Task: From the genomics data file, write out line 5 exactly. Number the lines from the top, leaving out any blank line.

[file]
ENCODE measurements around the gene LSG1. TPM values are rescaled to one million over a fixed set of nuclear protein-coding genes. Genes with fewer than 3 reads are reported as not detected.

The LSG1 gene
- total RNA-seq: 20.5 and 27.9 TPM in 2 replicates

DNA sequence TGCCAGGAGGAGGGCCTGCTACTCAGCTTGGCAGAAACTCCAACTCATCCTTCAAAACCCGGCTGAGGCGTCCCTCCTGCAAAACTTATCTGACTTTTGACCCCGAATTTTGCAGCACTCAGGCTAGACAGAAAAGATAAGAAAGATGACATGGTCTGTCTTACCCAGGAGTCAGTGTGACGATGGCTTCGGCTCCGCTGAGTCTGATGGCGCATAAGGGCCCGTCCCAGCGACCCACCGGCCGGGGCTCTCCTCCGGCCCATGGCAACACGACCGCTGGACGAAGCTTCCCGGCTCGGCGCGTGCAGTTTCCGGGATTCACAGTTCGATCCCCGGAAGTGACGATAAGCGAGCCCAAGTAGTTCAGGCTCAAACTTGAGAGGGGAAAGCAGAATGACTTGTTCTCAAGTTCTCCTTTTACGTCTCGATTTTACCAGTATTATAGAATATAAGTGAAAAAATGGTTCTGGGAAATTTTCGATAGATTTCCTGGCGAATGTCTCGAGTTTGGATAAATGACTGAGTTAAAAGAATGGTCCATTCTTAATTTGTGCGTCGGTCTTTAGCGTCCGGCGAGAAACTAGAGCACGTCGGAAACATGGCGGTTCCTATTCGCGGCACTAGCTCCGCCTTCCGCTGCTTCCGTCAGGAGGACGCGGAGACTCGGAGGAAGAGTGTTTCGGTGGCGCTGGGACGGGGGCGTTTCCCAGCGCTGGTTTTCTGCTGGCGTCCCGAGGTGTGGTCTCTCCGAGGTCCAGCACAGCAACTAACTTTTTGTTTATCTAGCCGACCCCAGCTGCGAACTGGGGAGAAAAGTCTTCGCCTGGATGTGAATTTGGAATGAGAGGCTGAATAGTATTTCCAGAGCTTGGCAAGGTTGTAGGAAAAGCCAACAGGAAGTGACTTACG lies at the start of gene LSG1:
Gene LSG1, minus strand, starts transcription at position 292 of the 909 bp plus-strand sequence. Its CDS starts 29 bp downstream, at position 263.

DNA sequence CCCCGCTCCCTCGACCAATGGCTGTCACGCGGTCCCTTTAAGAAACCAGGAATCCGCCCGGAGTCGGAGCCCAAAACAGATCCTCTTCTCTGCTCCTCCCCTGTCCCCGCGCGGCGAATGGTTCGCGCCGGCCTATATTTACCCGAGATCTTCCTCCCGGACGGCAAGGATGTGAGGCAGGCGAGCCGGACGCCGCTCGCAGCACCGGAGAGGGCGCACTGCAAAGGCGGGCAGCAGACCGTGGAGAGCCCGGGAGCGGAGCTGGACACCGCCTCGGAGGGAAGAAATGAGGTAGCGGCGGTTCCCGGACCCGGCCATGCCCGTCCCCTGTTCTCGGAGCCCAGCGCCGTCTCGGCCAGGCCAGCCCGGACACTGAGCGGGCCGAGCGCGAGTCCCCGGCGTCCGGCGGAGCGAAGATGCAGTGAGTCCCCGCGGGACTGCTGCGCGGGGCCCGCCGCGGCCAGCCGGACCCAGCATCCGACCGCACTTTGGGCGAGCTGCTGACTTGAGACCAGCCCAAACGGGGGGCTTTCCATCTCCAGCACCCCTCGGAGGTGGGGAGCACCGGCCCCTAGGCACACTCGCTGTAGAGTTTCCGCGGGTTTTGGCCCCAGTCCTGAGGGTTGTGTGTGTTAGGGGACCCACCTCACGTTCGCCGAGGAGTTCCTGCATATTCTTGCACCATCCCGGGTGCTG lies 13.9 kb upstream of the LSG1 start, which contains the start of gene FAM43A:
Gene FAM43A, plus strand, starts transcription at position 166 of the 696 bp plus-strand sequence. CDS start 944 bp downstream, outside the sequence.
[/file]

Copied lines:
Gene LSG1, minus strand, starts transcription at position 292 of the 909 bp plus-strand sequence. Its CDS starts 29 bp downstream, at position 263.